It’s a harsh question but I have to ask: Is your excuse for not living life that you are too busy? Are you ignoring the important things and people around you because you feel like you must be doing something all the time?
I know I am always too busy and preoccupied.
The first thing that snaps into my mind as I wake is what to write about and publish that day. It’s almost as if my resting mind is not resting at all but thinking of ways to feed my obsession with doing something.
Anxiety will drive me insane if I am not thinking, or typing, or researching, or reading, or editing, or one of a million other things I do to get me closer to the goal of being a financially successful writer.
Notice I didn’t say, great writer, because for me to be great, I will have to spend many more years learning the craft and making mistakes. It is not necessary to be a great writer to be monetarily successful.
No, my goal right now is to make a living as a writer, and I spend every waking hour either doing or thinking of things that will help me get one step closer to realizing my ambitions.
It’s almost like an addiction.
Even when I should be paying attention to my wife, or enjoying a fleeting moment with my son as he drifts off to sleep, I am preoccupied. I should be paying attention to the ones I love because these little moments with my family won’t last forever.
I will not be here forever.
But I can stop my mind churning, thinking of what to write, how to write, when to write, and why to write.
What is this preoccupation with making sure I am doing something every minute of every day?
What Do I Feel the Need to be Busy?
Where did I get that idea that for me to be effective, I need to be busy?
One of my mistaken notions is if I am not hustling, my wife will think I am lazy. Yes, like any spouse or parent, my wife nags when she feels like I am not holding up my side of the bargain. But that doesn’t mean she thinks I shouldn’t rest my body and mind. It doesn’t mean she thinks I should always be moving and working — she, more than anyone, tells me that I need to take care of myself and not work so hard all the time.
I do the same for her.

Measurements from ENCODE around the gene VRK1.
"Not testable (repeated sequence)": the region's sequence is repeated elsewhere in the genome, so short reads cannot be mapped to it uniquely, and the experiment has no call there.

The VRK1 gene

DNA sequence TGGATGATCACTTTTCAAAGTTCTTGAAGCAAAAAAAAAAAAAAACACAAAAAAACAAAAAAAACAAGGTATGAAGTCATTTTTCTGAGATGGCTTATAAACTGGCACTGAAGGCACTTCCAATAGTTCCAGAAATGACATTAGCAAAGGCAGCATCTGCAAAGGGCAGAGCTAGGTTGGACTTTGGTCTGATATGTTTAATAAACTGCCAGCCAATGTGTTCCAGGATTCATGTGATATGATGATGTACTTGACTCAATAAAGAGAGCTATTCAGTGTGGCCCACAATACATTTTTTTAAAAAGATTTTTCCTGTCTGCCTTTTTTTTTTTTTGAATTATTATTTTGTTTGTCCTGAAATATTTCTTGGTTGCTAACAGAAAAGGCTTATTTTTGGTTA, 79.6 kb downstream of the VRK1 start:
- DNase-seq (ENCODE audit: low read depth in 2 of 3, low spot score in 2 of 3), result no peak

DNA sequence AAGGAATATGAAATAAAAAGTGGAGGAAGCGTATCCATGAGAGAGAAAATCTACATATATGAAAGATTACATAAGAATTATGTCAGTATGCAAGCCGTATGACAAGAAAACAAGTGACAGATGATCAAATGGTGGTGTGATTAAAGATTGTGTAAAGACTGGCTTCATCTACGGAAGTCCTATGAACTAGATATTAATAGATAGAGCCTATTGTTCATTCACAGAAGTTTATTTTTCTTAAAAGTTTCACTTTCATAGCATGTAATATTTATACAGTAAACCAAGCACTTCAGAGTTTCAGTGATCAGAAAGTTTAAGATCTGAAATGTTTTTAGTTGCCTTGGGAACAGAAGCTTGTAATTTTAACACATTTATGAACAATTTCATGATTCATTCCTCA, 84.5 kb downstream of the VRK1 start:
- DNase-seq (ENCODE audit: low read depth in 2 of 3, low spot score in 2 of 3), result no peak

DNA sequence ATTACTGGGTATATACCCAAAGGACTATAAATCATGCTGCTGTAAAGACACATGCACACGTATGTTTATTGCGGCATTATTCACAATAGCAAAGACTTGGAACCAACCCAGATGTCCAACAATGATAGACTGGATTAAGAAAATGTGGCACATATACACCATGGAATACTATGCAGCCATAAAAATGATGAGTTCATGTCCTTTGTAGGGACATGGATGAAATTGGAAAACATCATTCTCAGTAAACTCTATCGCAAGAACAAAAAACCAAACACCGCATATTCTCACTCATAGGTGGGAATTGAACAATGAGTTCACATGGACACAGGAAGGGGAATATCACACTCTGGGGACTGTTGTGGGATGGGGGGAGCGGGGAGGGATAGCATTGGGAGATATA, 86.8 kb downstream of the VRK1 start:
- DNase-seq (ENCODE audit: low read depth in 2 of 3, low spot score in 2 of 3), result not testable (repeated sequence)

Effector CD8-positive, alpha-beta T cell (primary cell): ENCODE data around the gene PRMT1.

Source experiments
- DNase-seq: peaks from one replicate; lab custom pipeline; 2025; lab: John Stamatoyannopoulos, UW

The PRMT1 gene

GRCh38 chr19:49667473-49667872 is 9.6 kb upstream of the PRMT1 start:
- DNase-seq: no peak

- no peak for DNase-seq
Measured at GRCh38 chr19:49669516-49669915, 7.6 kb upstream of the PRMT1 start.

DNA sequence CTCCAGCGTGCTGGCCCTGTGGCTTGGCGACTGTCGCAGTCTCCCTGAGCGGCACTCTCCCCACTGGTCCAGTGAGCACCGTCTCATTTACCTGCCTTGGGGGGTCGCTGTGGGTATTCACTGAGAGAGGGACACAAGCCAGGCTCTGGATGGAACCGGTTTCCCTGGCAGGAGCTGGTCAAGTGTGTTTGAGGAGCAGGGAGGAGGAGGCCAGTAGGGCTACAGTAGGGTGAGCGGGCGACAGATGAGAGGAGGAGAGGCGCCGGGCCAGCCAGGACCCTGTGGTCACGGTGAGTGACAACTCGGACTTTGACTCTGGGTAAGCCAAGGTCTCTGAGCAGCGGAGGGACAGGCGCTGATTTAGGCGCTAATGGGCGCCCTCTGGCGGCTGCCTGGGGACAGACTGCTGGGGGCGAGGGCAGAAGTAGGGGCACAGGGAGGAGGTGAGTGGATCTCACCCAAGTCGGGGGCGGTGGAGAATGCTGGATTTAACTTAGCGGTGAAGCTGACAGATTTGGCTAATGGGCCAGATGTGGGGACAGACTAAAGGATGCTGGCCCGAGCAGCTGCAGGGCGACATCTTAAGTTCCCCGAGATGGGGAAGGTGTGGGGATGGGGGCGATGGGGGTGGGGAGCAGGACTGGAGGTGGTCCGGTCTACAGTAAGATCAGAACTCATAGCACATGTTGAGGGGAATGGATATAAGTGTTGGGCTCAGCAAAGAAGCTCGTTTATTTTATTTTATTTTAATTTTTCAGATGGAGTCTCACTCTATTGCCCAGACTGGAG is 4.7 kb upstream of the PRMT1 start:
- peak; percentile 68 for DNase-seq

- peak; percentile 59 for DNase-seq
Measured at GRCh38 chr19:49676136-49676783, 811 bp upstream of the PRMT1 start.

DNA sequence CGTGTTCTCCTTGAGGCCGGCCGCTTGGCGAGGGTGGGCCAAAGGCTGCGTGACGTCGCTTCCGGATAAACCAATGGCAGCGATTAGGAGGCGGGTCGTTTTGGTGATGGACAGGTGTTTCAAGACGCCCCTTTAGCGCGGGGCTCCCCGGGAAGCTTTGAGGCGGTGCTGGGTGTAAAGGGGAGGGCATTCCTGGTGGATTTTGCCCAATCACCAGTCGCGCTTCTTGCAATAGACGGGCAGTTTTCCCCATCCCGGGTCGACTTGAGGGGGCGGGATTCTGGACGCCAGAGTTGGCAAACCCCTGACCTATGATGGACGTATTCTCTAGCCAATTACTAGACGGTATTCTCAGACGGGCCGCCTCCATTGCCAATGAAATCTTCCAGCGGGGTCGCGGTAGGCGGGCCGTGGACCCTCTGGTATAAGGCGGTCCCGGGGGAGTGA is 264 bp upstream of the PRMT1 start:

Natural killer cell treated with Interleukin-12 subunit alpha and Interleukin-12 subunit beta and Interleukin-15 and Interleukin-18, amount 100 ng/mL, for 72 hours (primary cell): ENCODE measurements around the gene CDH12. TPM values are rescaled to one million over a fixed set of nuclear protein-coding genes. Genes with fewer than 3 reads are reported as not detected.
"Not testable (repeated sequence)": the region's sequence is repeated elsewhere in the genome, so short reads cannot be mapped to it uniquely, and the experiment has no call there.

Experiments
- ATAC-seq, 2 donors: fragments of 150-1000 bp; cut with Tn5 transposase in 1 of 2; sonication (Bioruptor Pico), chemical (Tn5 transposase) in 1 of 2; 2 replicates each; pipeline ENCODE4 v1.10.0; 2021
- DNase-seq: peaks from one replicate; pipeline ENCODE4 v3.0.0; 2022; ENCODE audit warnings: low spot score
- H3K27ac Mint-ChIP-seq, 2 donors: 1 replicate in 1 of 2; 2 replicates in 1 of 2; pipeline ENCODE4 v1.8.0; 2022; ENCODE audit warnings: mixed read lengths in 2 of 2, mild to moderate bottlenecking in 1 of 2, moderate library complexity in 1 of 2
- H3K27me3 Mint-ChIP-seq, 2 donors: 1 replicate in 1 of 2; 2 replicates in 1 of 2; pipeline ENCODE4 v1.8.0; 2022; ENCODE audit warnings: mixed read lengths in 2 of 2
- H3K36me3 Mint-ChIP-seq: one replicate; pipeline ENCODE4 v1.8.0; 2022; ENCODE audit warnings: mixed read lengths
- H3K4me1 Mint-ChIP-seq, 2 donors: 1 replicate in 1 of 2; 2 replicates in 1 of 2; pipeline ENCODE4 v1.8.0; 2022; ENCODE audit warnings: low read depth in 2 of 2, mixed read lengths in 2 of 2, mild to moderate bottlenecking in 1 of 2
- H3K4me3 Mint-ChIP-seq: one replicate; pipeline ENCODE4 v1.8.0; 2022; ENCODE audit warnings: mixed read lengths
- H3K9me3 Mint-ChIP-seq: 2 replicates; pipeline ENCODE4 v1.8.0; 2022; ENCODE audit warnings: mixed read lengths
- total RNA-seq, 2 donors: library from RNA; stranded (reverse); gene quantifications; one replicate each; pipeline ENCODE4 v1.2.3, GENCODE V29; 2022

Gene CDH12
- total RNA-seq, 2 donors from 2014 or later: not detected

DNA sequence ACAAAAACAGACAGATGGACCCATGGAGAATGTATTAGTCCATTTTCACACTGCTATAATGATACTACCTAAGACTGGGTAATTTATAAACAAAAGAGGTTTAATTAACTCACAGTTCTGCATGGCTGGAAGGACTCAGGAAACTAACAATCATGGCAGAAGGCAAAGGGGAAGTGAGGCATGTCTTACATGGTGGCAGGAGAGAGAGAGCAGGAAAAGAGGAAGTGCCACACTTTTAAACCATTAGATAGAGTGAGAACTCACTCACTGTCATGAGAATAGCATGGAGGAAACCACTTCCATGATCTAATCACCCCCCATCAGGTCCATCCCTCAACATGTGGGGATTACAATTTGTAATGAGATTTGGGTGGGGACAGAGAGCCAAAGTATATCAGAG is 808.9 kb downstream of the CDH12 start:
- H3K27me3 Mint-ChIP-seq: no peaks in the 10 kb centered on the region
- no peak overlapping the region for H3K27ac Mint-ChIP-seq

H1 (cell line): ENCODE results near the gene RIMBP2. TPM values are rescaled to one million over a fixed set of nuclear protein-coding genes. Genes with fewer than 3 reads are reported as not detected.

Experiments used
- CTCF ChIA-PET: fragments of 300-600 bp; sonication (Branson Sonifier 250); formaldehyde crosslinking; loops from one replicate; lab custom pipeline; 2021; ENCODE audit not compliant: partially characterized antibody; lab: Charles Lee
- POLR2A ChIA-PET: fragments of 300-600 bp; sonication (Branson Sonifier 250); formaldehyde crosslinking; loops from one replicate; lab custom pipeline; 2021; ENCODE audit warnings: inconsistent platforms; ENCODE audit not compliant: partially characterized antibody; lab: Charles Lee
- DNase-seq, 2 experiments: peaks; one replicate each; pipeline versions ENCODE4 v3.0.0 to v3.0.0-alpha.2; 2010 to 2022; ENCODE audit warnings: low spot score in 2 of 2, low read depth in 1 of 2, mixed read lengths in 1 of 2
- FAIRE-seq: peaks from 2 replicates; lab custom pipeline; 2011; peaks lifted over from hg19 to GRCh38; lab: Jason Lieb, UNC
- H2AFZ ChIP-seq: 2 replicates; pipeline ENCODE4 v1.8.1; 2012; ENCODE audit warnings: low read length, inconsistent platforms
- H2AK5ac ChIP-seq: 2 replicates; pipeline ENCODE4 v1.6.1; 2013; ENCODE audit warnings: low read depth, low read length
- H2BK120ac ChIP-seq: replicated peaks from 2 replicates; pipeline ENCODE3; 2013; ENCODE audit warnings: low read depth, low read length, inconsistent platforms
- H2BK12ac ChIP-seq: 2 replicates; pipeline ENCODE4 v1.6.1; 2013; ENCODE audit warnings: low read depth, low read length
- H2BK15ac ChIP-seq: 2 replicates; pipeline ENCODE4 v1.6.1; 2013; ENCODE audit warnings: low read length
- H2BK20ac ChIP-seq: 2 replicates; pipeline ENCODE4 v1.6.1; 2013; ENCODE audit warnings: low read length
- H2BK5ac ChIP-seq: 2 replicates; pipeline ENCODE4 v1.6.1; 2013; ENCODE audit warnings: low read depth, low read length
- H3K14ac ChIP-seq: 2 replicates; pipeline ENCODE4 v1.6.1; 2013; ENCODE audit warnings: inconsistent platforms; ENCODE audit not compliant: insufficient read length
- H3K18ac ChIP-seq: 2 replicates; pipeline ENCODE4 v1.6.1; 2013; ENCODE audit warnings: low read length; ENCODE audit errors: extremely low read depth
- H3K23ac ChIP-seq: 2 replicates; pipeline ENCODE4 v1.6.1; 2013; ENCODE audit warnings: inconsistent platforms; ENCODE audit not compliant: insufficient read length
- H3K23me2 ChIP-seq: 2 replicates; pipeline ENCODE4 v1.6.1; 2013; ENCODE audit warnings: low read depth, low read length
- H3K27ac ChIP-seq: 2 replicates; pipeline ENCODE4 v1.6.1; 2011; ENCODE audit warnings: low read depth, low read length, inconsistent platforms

Where Do I Get the Idea I Should Be Busy?
Raj Raghunathan Ph.D., in a Psychology Today article, suggests humans are miserable if they are not busy. But we cannot be busy for the sake of being busy; we need a reason.
What is my reason? I need to make money, and I want to be a successful writer. Would I be miserable if I wasn’t forcing myself to be busy all the time? Is my happiness tied to me pushing myself beyond what’s asked and is reasonable?
A light bulb went on.
If I look back to yesterday, which was supposed to be a no-work family day, what did I do? I spent the morning on social media, promoting my work. After we left the house and arrived to have breakfast with the in-laws, I was staring at my cellphone, researching a topic I wanted to write about later. It wasn’t until my wife got angry with me that I put my work away and paid attention to those around me.
But, I was still guilty about not being busy for the rest of the day.
Like many, I wear my busyness like a badge of honor, when in truth, I should feel the opposite about sacrificing my time with my family for the sake of work.
Dr. Raghunathan writes:
“It seems plausible that the happiness people get from being busy can potentially blind them from examining the intricate web of consequences, both good and bad, that emerge out of their actions.”
I know I should be spending time with my family while I can, but the need for me to stay busy, pushing towards my goal, forces me to ignore the very people I am trying to make happy.
How do I quit living this way?
How Do We Stop Being Busy?
We need to realize that this constant worry and activity is not healthy for either our mind or our body. Once we change how we think about being busy, it is a simple thing to go about changing the habit.
Slowly is the easiest way to change a bad habit. Commit to working on one small thing a day. For me, my first task is to stop waking up thinking of work or spending the first thirty minutes of my day scrolling through notifications. Instead, I will spend time with the people who matter to me: my wife and children.
What Happens When We Stop Pushing Ourselves to be So Busy?
Can we change the way we look at work without making ourselves miserable? What happens when we stop churning and start living?
- We focus on what matters most by prioritizing what we want to do instead of what we think we have to do.
- We will think of better ideas more regularly.
- We will be able to plan for and adapt to change because change is a constant in our lives.
- When our minds are not always occupied, we will be learning more relevant information faster.
- We will feel happier by our own definition, and be more fulfilled with our lives.
Start living a fulfilling life and working with the important things in life at the top of our minds.
It’s never too hard or too late to change habits that are not working in our best interests.
Let’s stop being so busy.
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